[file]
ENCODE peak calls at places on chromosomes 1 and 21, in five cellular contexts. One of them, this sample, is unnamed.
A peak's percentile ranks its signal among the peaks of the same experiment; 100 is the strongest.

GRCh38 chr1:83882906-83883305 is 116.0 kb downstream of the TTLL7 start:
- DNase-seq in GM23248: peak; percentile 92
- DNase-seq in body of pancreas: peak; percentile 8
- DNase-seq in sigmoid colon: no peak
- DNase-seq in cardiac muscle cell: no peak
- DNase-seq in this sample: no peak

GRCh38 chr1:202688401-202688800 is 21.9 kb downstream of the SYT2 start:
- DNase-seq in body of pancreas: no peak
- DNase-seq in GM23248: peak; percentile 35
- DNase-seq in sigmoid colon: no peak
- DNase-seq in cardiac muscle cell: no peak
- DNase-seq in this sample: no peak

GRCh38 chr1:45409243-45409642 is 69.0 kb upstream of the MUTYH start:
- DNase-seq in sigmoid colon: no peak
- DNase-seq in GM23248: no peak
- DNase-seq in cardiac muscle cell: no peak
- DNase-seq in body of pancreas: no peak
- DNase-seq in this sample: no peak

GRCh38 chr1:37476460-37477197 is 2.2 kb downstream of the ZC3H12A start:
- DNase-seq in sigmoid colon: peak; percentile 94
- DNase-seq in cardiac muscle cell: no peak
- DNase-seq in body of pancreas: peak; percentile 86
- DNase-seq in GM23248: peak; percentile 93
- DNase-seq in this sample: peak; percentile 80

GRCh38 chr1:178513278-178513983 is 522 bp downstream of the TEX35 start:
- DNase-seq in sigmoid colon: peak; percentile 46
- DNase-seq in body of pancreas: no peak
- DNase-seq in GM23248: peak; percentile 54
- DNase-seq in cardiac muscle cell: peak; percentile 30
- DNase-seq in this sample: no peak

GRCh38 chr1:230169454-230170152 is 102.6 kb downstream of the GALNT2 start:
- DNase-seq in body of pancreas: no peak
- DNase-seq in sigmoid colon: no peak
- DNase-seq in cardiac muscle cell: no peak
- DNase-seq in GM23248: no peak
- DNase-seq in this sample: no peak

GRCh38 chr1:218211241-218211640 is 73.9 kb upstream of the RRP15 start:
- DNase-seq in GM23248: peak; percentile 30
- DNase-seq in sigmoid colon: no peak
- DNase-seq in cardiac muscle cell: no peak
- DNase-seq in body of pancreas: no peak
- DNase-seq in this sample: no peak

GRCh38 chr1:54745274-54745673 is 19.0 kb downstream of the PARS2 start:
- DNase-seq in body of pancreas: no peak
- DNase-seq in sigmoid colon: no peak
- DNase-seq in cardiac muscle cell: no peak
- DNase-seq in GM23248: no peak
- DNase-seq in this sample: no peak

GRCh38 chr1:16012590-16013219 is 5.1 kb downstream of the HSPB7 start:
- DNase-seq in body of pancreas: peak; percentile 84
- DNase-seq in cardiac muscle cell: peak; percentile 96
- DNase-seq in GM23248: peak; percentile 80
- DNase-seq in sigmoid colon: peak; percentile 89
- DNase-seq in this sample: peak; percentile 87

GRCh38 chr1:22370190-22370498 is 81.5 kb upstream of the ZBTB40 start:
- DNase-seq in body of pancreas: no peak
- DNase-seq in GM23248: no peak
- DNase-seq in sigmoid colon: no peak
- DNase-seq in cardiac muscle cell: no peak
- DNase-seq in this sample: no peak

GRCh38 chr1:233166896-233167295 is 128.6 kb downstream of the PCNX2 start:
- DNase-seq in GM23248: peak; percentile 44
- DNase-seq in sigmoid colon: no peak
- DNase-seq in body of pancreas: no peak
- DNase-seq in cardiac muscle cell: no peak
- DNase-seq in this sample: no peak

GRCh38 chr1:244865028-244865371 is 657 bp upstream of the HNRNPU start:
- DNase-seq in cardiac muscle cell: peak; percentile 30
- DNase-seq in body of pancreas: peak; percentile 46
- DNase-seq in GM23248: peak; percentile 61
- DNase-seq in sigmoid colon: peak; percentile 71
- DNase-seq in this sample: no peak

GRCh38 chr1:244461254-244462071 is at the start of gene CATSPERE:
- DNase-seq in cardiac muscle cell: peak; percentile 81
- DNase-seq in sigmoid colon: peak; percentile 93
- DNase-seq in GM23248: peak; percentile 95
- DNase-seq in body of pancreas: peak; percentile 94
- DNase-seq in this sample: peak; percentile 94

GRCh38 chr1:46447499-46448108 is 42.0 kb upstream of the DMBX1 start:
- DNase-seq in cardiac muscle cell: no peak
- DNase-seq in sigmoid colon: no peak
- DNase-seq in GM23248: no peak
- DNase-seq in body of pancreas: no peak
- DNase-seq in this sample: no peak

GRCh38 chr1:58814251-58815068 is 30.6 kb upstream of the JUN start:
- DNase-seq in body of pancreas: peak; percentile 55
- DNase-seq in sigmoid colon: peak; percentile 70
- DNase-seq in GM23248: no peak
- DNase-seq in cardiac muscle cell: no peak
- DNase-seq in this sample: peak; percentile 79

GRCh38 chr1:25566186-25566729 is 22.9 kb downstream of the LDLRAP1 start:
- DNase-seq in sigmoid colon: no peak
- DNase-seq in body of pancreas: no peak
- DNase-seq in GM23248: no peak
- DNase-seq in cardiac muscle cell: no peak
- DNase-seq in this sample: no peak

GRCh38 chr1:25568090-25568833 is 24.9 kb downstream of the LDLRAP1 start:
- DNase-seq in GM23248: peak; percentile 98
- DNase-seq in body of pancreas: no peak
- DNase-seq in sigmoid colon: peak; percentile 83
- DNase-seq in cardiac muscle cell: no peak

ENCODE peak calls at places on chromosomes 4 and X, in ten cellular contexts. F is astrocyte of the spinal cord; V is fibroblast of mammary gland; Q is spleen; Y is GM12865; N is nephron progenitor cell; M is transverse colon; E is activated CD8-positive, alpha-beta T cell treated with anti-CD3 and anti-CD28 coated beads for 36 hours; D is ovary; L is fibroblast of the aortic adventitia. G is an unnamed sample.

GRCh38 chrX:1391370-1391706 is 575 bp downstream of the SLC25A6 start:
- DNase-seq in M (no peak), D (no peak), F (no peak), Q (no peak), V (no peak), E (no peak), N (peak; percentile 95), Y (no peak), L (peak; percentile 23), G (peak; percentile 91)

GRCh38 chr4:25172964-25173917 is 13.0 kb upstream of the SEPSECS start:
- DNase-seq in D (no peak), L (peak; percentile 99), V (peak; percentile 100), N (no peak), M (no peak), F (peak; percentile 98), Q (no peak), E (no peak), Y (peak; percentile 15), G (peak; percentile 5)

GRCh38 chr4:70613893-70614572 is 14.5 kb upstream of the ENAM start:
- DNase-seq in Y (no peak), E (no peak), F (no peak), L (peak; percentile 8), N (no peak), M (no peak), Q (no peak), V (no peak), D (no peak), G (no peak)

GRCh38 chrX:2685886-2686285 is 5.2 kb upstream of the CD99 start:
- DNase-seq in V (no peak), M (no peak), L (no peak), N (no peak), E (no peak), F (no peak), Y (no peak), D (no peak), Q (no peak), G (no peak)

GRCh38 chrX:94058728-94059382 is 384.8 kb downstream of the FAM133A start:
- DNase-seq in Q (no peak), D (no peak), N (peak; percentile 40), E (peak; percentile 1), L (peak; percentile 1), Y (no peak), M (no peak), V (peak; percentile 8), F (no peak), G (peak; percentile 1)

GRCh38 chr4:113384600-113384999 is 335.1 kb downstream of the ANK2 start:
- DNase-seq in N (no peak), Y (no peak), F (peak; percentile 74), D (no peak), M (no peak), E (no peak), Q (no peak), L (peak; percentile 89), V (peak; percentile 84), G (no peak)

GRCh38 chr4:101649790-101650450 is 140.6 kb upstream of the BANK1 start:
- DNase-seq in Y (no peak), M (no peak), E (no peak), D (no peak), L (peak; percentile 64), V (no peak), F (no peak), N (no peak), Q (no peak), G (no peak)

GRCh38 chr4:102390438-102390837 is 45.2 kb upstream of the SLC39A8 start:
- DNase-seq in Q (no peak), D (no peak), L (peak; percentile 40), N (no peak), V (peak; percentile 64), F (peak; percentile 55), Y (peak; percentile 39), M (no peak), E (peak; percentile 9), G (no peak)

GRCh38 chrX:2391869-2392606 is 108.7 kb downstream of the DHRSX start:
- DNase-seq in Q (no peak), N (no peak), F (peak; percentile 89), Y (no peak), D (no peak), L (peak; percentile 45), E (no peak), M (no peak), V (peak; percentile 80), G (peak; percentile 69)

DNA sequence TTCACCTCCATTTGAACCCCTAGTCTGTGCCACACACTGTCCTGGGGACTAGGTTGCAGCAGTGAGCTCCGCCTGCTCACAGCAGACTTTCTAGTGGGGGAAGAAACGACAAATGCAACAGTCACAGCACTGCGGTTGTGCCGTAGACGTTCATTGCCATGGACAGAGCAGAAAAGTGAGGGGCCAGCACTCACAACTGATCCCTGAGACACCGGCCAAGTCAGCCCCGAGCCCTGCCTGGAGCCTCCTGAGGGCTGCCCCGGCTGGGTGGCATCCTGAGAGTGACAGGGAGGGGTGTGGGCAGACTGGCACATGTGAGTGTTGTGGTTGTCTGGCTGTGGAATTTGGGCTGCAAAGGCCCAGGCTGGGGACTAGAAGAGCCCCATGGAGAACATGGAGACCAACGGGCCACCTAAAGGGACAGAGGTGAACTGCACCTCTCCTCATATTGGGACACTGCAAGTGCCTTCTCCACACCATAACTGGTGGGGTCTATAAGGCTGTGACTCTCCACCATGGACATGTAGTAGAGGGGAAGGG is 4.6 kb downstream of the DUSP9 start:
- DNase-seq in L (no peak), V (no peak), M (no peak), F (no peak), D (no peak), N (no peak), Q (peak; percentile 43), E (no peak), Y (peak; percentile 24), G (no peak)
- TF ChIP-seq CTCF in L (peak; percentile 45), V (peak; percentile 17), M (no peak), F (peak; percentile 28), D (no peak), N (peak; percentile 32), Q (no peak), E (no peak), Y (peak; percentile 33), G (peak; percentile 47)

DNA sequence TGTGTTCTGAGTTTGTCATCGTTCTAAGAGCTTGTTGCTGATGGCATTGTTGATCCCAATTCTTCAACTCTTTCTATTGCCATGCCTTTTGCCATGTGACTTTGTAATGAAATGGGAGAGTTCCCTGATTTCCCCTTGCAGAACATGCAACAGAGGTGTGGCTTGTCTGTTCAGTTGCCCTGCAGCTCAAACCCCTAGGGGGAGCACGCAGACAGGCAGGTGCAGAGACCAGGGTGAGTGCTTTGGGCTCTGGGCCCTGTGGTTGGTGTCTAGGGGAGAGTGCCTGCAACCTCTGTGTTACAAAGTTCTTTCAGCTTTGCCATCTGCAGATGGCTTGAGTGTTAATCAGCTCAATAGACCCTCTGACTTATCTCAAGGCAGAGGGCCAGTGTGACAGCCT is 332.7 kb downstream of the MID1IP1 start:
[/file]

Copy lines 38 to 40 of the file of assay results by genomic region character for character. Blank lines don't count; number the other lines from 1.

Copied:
- DNase-seq in this sample: no peak

GRCh38 chr1:218211241-218211640 is 73.9 kb upstream of the RRP15 start:
- DNase-seq in GM23248: peak; percentile 30